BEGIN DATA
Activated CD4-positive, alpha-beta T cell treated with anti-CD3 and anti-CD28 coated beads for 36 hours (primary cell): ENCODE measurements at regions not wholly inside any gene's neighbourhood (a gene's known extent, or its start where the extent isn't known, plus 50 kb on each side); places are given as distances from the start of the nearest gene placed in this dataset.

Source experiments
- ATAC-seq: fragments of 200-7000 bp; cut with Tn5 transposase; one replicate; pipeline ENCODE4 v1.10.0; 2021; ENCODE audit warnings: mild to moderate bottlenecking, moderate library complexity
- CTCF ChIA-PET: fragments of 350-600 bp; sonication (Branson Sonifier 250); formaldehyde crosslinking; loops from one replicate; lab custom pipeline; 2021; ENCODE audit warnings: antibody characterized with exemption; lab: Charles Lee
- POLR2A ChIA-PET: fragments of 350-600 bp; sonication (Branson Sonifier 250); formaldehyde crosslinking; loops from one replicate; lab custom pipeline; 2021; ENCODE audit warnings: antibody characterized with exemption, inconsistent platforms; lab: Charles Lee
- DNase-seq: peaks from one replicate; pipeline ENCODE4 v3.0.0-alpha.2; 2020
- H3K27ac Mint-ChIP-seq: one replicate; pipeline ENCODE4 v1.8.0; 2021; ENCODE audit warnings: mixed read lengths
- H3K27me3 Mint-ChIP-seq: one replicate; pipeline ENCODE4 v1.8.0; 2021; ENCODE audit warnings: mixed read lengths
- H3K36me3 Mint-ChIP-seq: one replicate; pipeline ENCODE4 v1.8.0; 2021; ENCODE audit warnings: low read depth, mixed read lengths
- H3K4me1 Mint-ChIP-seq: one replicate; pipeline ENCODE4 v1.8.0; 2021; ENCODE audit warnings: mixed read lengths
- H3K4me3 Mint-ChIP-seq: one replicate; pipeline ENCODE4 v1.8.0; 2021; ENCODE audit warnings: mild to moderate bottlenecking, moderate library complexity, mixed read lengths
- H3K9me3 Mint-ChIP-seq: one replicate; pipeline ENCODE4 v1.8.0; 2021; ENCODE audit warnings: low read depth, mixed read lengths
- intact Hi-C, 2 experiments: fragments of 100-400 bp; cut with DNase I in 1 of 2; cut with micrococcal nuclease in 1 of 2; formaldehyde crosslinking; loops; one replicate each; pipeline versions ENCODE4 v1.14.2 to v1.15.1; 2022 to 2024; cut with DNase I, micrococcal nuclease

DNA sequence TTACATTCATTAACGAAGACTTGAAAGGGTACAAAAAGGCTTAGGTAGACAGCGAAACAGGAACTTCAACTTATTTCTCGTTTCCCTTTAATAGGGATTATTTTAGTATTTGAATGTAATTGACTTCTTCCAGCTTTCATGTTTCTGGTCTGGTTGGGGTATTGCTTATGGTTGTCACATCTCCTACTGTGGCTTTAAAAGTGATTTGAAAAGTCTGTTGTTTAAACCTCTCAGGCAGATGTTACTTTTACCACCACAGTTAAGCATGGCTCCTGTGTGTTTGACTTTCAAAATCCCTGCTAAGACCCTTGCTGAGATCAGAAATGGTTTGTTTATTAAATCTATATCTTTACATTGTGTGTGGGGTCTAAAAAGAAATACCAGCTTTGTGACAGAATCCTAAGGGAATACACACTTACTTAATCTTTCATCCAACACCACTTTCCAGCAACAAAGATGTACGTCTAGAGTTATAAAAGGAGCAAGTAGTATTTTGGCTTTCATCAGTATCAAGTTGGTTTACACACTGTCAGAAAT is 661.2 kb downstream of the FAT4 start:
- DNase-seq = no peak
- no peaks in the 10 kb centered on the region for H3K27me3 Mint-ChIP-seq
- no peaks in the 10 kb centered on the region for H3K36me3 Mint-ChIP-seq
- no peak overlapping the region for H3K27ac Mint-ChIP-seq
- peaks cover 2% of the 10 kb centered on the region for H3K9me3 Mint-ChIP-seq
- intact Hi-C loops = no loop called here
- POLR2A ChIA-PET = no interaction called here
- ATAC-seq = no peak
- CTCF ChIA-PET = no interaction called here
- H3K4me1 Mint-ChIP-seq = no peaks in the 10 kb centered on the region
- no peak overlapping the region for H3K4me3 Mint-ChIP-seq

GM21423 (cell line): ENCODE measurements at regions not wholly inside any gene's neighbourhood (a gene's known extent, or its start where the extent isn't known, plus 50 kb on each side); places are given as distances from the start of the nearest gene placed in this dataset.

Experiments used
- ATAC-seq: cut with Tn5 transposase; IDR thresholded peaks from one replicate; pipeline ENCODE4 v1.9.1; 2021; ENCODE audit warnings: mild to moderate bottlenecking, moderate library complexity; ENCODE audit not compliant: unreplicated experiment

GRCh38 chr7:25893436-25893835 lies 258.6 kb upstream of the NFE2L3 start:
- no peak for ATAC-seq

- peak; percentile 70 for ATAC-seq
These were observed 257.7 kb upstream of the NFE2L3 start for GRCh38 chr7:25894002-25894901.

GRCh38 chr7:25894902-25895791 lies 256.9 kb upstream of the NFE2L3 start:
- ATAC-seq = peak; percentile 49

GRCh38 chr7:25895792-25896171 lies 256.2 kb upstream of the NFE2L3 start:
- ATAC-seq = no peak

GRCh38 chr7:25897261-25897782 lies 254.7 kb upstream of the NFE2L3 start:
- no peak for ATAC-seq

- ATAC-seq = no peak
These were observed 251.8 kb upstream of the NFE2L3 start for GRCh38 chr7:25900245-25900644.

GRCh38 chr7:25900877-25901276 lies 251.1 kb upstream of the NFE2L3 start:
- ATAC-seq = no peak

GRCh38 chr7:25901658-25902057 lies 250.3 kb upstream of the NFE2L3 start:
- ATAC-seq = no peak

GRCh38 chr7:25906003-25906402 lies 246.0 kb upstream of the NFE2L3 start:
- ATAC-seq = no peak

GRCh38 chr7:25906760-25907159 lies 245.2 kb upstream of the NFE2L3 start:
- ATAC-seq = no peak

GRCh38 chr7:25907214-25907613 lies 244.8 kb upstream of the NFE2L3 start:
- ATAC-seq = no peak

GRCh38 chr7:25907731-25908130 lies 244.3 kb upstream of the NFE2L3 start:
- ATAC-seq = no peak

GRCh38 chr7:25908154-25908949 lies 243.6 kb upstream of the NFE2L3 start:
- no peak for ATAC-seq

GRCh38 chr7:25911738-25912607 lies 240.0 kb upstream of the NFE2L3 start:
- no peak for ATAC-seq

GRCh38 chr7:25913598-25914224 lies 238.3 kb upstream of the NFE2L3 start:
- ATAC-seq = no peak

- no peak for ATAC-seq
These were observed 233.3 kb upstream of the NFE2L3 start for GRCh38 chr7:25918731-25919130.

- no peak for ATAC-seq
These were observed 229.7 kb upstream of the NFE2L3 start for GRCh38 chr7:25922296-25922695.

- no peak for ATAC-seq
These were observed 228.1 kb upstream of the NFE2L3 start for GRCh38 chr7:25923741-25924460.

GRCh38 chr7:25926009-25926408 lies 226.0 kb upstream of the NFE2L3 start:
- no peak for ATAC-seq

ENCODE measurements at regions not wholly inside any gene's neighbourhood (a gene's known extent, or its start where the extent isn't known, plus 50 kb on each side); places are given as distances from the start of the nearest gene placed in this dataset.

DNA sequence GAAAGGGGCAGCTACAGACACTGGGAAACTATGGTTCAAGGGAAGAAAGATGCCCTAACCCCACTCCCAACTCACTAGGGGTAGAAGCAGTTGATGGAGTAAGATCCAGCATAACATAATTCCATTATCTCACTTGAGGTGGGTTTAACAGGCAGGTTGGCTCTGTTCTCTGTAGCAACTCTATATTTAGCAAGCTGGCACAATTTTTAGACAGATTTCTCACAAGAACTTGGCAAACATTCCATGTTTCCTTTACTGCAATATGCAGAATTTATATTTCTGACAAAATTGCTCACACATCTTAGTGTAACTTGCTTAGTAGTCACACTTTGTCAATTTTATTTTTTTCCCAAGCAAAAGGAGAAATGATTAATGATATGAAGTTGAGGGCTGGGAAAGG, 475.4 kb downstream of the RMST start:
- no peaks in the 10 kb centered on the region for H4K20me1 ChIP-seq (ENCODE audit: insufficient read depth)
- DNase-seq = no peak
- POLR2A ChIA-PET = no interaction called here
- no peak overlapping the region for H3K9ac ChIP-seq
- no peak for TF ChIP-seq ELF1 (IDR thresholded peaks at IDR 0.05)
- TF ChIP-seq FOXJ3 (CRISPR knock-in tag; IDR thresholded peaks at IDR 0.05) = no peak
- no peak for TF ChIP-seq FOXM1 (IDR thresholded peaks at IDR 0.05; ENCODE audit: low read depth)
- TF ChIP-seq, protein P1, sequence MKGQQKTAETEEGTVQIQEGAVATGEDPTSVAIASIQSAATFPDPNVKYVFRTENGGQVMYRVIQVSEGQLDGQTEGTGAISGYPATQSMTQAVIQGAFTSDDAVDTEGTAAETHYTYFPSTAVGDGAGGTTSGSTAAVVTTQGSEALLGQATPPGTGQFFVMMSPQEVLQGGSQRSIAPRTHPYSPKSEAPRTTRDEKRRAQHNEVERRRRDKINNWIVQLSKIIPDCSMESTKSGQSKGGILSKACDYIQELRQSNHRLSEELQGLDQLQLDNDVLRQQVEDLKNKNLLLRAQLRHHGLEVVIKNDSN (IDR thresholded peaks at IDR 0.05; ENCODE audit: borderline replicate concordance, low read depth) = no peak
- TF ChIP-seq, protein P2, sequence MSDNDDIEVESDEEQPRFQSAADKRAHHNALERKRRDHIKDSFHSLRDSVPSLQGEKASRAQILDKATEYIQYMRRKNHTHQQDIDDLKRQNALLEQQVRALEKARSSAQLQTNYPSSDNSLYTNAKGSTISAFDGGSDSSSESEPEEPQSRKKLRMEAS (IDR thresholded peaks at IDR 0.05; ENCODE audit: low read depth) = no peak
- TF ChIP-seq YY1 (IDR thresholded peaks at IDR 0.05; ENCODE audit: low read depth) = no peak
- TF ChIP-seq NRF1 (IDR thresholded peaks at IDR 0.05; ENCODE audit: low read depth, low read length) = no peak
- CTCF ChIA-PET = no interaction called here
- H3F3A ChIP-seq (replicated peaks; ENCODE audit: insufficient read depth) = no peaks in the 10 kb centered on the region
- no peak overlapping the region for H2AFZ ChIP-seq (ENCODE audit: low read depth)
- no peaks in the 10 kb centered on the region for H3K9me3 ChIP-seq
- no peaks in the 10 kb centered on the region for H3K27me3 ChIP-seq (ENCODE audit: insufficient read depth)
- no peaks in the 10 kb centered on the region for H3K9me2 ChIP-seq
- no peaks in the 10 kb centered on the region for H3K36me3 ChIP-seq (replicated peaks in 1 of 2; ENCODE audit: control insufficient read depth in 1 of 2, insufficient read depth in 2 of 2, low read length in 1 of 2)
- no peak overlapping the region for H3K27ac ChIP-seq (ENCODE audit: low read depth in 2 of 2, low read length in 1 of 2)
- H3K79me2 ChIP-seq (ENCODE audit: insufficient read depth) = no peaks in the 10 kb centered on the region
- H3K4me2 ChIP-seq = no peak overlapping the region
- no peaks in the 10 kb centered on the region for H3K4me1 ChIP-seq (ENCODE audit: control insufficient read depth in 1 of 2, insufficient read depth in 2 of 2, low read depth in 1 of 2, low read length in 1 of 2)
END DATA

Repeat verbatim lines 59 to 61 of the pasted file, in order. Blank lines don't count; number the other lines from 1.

- no peak for ATAC-seq
These were observed 233.3 kb upstream of the NFE2L3 start for GRCh38 chr7:25918731-25919130.

- no peak for ATAC-seq